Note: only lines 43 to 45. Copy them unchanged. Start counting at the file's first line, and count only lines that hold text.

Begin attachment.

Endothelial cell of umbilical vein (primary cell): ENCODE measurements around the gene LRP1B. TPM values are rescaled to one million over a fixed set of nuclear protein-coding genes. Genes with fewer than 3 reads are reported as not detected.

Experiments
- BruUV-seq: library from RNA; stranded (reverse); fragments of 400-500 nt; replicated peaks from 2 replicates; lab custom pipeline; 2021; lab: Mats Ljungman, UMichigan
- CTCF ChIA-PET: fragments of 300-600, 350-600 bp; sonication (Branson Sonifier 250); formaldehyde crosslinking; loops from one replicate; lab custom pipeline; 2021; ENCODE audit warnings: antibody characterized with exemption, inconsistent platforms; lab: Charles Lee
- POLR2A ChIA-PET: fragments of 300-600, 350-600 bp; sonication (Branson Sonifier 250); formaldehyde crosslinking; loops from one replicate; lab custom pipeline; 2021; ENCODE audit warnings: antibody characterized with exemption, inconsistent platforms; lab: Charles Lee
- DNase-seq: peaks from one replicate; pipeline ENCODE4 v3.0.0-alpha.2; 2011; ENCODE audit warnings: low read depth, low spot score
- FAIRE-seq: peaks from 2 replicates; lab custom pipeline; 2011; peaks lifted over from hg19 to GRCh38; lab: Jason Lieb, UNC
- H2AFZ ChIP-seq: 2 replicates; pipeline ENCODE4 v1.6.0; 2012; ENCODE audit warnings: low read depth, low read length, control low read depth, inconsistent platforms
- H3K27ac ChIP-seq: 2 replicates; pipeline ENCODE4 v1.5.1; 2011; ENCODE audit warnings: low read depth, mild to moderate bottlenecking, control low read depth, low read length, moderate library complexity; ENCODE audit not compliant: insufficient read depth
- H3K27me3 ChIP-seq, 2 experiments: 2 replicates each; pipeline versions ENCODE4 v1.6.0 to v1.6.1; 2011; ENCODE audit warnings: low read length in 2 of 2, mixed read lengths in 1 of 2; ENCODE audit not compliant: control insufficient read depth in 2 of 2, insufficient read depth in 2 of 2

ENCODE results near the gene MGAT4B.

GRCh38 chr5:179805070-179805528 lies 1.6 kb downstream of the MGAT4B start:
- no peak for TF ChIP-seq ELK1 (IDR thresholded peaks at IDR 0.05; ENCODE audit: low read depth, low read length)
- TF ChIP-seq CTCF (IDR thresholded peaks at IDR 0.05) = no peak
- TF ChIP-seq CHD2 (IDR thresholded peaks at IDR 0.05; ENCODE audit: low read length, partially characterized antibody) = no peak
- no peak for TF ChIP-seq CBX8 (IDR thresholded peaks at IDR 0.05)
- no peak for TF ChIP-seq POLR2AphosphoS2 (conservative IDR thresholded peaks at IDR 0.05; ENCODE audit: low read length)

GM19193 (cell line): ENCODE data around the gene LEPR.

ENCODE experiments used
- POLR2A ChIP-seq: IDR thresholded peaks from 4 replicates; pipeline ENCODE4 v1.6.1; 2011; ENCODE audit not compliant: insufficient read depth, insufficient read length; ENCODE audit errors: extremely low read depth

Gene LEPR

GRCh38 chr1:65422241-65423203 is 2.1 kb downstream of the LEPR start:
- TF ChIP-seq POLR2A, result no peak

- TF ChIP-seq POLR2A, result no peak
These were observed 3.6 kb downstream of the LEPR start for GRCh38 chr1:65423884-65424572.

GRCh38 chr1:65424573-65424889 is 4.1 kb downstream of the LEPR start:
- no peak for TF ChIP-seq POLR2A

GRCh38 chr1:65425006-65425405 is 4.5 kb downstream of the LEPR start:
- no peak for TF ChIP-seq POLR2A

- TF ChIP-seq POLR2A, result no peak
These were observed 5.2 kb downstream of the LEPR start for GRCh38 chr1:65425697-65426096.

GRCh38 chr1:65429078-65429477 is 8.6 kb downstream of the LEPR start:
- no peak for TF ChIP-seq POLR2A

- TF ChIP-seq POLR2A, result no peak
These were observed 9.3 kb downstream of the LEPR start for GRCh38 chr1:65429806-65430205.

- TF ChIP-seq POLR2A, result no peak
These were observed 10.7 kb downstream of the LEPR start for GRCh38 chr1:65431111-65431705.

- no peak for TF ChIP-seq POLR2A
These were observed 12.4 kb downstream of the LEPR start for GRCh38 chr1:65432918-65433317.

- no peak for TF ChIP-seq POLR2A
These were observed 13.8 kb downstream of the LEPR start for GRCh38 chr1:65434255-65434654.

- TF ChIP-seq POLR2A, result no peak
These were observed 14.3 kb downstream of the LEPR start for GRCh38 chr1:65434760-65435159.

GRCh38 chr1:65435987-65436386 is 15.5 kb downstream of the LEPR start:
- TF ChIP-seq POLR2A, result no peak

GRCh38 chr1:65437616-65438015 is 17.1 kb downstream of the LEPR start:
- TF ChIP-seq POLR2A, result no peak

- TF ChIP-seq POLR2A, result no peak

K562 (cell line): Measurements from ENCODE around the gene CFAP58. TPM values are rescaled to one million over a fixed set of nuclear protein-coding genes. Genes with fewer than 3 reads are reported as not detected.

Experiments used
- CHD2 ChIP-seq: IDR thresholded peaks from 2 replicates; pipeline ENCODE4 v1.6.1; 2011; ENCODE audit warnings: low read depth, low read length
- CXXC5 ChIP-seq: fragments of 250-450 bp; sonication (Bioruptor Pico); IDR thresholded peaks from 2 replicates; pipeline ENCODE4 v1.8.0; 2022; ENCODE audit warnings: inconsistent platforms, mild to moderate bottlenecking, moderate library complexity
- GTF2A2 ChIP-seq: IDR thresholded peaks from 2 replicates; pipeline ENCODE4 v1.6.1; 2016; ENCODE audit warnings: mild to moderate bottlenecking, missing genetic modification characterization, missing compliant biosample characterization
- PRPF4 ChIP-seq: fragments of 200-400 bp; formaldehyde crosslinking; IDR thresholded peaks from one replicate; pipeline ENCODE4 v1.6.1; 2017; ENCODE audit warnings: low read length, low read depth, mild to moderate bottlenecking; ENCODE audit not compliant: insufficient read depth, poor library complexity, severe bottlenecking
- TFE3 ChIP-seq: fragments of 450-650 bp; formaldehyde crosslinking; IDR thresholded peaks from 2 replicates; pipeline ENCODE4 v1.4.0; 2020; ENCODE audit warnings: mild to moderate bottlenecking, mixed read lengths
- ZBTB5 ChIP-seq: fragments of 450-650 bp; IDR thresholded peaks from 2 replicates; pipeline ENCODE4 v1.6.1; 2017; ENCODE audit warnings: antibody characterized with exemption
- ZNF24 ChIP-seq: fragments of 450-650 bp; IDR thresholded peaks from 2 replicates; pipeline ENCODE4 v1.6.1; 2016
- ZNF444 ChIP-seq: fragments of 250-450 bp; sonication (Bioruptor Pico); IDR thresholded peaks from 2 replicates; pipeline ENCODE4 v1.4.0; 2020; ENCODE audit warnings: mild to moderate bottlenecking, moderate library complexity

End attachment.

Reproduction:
These were observed 14.3 kb downstream of the LEPR start for GRCh38 chr1:65434760-65435159.

GRCh38 chr1:65435987-65436386 is 15.5 kb downstream of the LEPR start:
- TF ChIP-seq POLR2A, result no peak